Independent U.S. Sen. Angus King is working with a Republican colleague to overhaul federal student loan repayment programs. The average loan debt for Maine students attending four-year colleges is just over $29,000 a year - the seventh highest total in the nation.
Earlier this month, President Barack Obama signed an order allowing some borrowers who signed loan agreements with the federal government before 2007 to pay no more than 10 percent of their income in monthly payments. Sen. King's proposal would set that threshold at 15 percent and introduce a simplified, income-driven repayment plan.
King was part of the bipartisan group of senators that struck a deal a year ago on a bill to lower the interest rate on student loans. But that measure, signed by the president, didn't take on the structural reforms that King says are needed to address a debt crisis that's threatening the nation's economic future.
"Young people graduating from college - the way I characterize it is they have a mortgage with no house," King says. "And it's having an effect on the economy. People are literally not able to buy houses."
King says the problem needs to be addressed sooner rather than later. So in recent weeks, he's been brainstorming with one of the colleagues he collaborated with last summer, North Carolina Republican Sen. Richard Burr. King says the two have come up with an idea they think we'll attract bipartisan support.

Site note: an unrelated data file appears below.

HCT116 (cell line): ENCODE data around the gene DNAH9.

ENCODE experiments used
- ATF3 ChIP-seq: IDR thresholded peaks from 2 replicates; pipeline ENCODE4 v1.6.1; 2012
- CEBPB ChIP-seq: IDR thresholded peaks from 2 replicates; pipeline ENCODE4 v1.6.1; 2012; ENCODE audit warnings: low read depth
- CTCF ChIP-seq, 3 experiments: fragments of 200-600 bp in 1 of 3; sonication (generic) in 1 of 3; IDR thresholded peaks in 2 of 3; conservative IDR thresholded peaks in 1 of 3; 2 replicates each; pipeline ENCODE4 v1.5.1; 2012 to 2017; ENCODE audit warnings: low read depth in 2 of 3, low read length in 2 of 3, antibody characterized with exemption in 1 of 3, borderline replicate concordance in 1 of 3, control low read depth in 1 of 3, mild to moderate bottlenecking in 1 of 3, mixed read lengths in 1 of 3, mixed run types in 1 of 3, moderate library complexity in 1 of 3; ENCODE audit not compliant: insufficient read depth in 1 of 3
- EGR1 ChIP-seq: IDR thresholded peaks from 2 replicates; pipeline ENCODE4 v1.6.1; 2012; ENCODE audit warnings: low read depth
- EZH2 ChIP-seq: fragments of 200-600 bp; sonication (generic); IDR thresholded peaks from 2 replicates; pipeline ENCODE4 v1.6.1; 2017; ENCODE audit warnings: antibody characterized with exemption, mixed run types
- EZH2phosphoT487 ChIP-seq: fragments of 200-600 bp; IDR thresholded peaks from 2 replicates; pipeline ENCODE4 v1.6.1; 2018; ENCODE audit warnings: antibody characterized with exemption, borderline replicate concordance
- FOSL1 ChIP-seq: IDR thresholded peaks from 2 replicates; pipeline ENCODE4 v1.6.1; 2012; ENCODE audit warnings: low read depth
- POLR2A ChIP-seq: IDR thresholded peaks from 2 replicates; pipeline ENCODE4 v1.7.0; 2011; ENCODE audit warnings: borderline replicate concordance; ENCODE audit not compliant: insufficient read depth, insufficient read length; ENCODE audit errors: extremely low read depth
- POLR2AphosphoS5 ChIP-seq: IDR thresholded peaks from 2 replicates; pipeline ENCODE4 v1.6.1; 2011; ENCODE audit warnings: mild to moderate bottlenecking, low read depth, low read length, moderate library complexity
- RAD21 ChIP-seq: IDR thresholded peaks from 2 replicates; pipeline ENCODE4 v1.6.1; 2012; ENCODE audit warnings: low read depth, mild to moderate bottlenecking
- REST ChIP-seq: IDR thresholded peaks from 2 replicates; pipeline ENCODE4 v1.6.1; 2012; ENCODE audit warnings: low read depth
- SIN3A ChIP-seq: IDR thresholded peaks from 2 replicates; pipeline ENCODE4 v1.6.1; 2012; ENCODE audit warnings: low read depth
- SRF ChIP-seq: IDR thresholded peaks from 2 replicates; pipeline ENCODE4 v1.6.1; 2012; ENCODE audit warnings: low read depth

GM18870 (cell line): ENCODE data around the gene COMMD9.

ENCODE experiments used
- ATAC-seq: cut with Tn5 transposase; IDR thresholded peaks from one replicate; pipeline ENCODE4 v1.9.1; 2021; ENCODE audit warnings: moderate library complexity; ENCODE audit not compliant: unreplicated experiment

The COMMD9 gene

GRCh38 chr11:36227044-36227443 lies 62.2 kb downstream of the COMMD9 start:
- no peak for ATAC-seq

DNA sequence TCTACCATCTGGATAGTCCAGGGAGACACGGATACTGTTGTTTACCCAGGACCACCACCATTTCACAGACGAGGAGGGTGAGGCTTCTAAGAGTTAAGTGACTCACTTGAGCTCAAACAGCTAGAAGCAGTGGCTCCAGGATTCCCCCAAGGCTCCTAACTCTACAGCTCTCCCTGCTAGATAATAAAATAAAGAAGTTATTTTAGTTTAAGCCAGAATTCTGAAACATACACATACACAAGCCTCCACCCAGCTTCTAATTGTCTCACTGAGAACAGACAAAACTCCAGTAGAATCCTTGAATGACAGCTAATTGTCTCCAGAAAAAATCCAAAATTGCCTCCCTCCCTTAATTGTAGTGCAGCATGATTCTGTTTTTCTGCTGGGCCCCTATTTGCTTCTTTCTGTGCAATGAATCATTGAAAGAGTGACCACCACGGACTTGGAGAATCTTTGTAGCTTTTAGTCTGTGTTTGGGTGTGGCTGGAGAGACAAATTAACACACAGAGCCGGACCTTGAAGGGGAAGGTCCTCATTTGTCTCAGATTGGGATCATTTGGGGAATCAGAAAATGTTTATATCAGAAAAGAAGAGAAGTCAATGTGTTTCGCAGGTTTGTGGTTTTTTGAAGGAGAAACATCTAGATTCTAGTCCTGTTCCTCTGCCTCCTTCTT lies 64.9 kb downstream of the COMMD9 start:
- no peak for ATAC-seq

"And basically what it does is simplifies the repayment schedule, and makes what's called 'income-based repayment' more widely available," King says. "And instead of seven choices that were very confusing, we've narrowed it down to one."
Under the plan, people with up to $57,000 in student debt prior to repayment would have to make 20 years of payments before their loan could be forgiven. People with over $57,000 would have to make 25 years of payments. And the payments would be calculated in a way that would ensure that borrowers never pay more than 15 percent of their monthly income over the life of the loan.
The proposal would also require the U.S. secretary of education to let all borrowers know about the different repayment options available to them. King, though, says he's realistic about how challenging it could be to get a broad bipartisan coalition to support the bill in the Senate, at least this year.
"I've talked to the folks in both caucuses and there seems to be a lot fo support," King says. "But everything around here is now being viewed in the context of elections."
Still, King says he gives the proposal a slightly better than 50-50 chance of making it through Congress in bill form this year. These days, he says, those are pretty good odds.